We want to be a church not just with biblical counseling, but a church of family biblical counseling—where biblical principles of empowering families saturate every ministry.
T4L: Excellent points, Bob! What are some of the best ways counselors can help families to work together towards better communication with each other?
Dr. Kellemen: A central way is to get the family members talking to each other right in the counseling session. Even as counselors, we’re often afraid to do this because it’s scary and messy! Ask a frustrated parent to talk to a sullen teen and you’re going to invite some real and raw conversation. It’s safer for us as the counselor to do all the talking. But there are a couple of problems with avoiding honest conversation in the counseling session.
First, how can we, as the counselor, provide relevant counsel if we haven’t really witnessed—first-hand—the family members’ relational struggles? Second, they’re going to have these messy conversations with or without us. Wouldn’t it be better to invite them to have these conversations in our presence so we then can coach them in how to face the heart issues behind their angry words and how to change the pattern of unhelpful interactions?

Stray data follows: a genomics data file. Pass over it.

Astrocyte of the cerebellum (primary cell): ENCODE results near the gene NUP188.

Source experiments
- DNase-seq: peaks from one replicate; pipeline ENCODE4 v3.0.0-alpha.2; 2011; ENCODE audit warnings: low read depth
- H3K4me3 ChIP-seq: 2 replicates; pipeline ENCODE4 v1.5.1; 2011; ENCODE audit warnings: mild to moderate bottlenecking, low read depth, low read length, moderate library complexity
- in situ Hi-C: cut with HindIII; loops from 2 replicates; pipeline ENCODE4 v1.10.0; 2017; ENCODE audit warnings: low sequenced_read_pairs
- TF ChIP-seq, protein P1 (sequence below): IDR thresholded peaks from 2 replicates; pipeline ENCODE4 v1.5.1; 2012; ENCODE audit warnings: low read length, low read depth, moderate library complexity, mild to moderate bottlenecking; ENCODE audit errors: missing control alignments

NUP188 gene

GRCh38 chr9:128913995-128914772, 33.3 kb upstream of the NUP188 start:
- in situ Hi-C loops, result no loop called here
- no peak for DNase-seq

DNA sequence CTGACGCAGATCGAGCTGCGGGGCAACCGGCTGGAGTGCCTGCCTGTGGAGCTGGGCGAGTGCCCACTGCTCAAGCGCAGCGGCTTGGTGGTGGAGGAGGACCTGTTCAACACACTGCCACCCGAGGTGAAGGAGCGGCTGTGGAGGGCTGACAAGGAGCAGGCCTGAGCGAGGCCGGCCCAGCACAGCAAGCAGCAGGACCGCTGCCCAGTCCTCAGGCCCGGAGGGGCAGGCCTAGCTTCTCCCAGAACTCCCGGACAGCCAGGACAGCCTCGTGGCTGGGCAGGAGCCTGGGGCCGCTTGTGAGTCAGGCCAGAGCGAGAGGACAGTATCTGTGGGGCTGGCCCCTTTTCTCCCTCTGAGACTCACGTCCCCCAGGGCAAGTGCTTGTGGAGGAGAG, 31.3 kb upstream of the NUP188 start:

Once you invite such face-to-face conversations, what’s next? I’ll often ask a family, “Is what I just heard pretty typically of how your conversations go at home?” They’ll often say, “Yes, but we’re worse at home. We’re trying to be on our best behavior in front of you.” (And I’m thinking, “If this is their best behavior, then…wow…!”)
So then we talk about their talking. We help them to hear each other and begin to care about each other’s hurts (sustaining). We begin to help them infuse hope in one another that God can resurrect their family relationship (healing). We help them to take the log out of their own eye confessing their sins and forgiving each other (reconciling). We then empower them to work together in Christ’s power to change at the heart level (guiding).
Yes, inviting messed up families to talk to each other is messy. But it’s the best way counselors can help family members to grow in loving communication—by talking to each other right in our family counseling meetings.
T4L: Thank you for that insight! There’s a lot we haven’t covered in the course of this interview about this topic, Bob. As we wrap up this conversation, can you give us a few takeaways?